Reflecting the structure of composites found in nature and the ancient world, researchers at the University of Illinois at Urbana-Champaign have synthesized thin carbon nanotube (CNT) textiles that exhibit both high electrical conductivity and a level of toughness that is about fifty times higher than copper films, currently used in electronics.

"The structural robustness of thin metal films has significant importance for the reliable operation of smart skin and flexible electronics including...

Im Focus: Deep inside Galaxy M87

The nearby, giant radio galaxy M87 hosts a supermassive black hole (BH) and is well-known for its bright jet dominating the spectrum over ten orders of magnitude in frequency. Due to its proximity, jet prominence, and the large black hole mass, M87 is the best laboratory for investigating the formation, acceleration, and collimation of relativistic jets. A research team led by Silke Britzen from the Max Planck Institute for Radio Astronomy in Bonn, Germany, has found strong indication for turbulent processes connecting the accretion disk and the jet of that galaxy providing insights into the longstanding problem of the origin of astrophysical jets.

Supermassive black holes form some of the most enigmatic phenomena in astrophysics. Their enormous energy output is supposed to be generated by the...

Im Focus: A Quantum Low Pass for Photons

Physicists in Garching observe novel quantum effect that limits the number of emitted photons.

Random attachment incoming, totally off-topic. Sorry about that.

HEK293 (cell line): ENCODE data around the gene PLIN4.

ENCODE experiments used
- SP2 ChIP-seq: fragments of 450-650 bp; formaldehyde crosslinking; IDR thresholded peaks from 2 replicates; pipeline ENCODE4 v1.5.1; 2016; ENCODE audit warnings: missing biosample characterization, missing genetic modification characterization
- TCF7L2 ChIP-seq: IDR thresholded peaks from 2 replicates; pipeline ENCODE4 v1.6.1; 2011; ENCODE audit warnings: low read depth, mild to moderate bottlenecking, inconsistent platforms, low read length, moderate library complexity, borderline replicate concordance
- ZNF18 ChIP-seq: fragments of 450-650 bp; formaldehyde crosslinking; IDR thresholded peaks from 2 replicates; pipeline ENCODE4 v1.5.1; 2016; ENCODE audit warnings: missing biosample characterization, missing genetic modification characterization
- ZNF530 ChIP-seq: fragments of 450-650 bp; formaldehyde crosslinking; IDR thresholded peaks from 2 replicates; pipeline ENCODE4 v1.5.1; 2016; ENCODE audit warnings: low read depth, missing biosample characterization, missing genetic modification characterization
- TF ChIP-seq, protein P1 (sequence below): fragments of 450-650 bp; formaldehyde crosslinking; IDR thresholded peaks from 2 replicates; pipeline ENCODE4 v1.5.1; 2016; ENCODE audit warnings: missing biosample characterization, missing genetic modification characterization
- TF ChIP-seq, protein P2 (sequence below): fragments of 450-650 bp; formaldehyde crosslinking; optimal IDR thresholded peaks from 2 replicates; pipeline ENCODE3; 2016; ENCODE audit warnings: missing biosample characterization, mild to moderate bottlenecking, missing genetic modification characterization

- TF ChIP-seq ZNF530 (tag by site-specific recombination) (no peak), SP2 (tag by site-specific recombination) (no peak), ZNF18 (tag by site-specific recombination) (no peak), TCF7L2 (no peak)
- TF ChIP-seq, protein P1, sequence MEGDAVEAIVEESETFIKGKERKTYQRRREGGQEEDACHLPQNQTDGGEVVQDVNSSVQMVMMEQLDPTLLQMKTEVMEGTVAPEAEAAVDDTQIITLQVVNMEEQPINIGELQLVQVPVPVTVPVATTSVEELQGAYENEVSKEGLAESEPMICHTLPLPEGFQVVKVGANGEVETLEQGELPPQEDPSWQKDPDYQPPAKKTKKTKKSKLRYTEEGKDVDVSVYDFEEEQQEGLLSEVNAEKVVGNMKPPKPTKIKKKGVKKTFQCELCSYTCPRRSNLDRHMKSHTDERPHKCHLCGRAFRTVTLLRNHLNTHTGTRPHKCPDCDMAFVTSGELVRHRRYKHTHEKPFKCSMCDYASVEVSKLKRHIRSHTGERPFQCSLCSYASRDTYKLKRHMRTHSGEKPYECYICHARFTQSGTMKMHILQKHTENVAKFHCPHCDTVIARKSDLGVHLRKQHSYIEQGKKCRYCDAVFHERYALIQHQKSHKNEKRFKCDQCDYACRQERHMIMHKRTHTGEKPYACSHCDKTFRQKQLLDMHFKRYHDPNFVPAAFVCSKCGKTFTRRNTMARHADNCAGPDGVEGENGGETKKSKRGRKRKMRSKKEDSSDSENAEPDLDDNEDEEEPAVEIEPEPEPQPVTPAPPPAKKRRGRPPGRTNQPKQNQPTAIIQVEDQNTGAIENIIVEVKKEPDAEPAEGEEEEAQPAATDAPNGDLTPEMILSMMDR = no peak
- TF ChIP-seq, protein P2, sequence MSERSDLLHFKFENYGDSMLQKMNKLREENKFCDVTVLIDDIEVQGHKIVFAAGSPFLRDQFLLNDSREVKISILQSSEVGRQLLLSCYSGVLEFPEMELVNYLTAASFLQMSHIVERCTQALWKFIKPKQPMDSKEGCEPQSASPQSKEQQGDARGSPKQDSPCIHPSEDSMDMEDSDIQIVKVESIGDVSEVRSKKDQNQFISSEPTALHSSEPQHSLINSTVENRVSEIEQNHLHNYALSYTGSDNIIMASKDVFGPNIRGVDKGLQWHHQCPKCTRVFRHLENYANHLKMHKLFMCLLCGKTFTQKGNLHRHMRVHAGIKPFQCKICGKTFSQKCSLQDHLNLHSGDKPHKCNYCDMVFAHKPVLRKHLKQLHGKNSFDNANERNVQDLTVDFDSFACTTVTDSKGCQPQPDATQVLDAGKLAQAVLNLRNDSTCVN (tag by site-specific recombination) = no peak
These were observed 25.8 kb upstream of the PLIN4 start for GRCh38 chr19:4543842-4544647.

The probability to find a certain number of photons inside a laser pulse usually corresponds to a classical distribution of independent events, the so-called...

Im Focus: Microprocessors based on a layer of just three atoms

Microprocessors based on atomically thin materials hold the promise of the evolution of traditional processors as well as new applications in the field of flexible electronics. Now, a TU Wien research team led by Thomas Müller has made a breakthrough in this field as part of an ongoing research project.

Two-dimensional materials, or 2D materials for short, are extremely versatile, although – or often more precisely because – they are made up of just one or a...

All Focus news of the innovation-report >>>

Anzeige

Anzeige

Event News

Expert meeting “Health Business Connect” will connect international medical technology companies

20.04.2017 | Event News

Wenn der Computer das Gehirn austrickst

18.04.2017 | Event News

7th International Conference on Crystalline Silicon Photovoltaics in Freiburg on April 3-5, 2017

03.04.2017 | Event News

 
Latest News

Scientist invents way to trigger artificial photosynthesis to clean air

26.04.2017 | Materials Sciences

Ammonium nitrogen input increases the synthesis of anticarcinogenic compounds in broccoli

26.04.2017 | Agricultural and Forestry Science

SwRI-led team discovers lull in Mars' giant impact history

26.04.2017 | Physics and Astronomy

VideoLinks
B2B-VideoLinks
More VideoLinks >>>